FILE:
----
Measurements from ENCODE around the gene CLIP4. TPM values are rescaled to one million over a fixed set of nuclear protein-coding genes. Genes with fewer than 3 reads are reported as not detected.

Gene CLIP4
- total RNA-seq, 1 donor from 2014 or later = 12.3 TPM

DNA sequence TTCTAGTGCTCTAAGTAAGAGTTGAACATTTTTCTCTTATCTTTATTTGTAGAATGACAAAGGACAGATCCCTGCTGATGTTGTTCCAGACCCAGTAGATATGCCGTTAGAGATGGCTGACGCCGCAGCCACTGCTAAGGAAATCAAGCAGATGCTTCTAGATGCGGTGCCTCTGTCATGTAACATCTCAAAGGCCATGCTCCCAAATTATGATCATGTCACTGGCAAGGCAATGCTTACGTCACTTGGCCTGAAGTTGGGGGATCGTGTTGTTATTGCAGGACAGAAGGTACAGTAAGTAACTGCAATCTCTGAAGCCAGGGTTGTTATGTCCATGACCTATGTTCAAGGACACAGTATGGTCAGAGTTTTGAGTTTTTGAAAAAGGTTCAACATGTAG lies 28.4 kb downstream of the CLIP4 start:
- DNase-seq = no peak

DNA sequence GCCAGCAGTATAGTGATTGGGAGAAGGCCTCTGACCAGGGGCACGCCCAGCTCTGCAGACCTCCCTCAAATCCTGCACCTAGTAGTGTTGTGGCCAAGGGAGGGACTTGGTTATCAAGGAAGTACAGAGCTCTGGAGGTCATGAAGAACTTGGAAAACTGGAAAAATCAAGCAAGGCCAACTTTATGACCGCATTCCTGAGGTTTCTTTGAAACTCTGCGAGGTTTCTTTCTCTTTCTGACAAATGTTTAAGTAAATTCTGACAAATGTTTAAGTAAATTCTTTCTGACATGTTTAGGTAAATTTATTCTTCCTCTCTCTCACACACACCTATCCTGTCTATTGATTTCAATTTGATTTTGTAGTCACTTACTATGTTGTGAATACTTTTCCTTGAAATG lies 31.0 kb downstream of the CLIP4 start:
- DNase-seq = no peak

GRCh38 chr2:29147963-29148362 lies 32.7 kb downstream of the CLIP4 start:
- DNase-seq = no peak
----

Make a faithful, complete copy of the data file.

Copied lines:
Measurements from ENCODE around the gene CLIP4. TPM values are rescaled to one million over a fixed set of nuclear protein-coding genes. Genes with fewer than 3 reads are reported as not detected.

Gene CLIP4
- total RNA-seq, 1 donor from 2014 or later = 12.3 TPM

DNA sequence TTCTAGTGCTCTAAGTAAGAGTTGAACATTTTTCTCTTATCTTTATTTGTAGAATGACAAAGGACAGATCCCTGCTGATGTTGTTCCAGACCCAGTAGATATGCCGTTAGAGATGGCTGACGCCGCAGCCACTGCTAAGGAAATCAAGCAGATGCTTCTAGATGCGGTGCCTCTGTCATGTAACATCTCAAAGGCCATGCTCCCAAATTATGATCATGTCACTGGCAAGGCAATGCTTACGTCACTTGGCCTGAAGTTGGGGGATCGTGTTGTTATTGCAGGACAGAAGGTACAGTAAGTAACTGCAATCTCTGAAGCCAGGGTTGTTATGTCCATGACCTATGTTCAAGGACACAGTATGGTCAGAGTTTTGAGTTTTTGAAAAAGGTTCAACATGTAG lies 28.4 kb downstream of the CLIP4 start:
- DNase-seq = no peak

DNA sequence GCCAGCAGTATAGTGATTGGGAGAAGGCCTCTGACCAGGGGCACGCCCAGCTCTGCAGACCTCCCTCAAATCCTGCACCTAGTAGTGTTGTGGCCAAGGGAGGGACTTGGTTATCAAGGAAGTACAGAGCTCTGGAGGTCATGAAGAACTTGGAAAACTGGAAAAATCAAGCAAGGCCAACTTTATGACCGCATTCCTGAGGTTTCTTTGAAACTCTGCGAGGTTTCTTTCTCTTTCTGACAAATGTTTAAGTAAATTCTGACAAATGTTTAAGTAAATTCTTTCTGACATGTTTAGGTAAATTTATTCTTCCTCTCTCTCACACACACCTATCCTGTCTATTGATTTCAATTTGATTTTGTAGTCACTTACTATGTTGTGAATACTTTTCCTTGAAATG lies 31.0 kb downstream of the CLIP4 start:
- DNase-seq = no peak

GRCh38 chr2:29147963-29148362 lies 32.7 kb downstream of the CLIP4 start:
- DNase-seq = no peak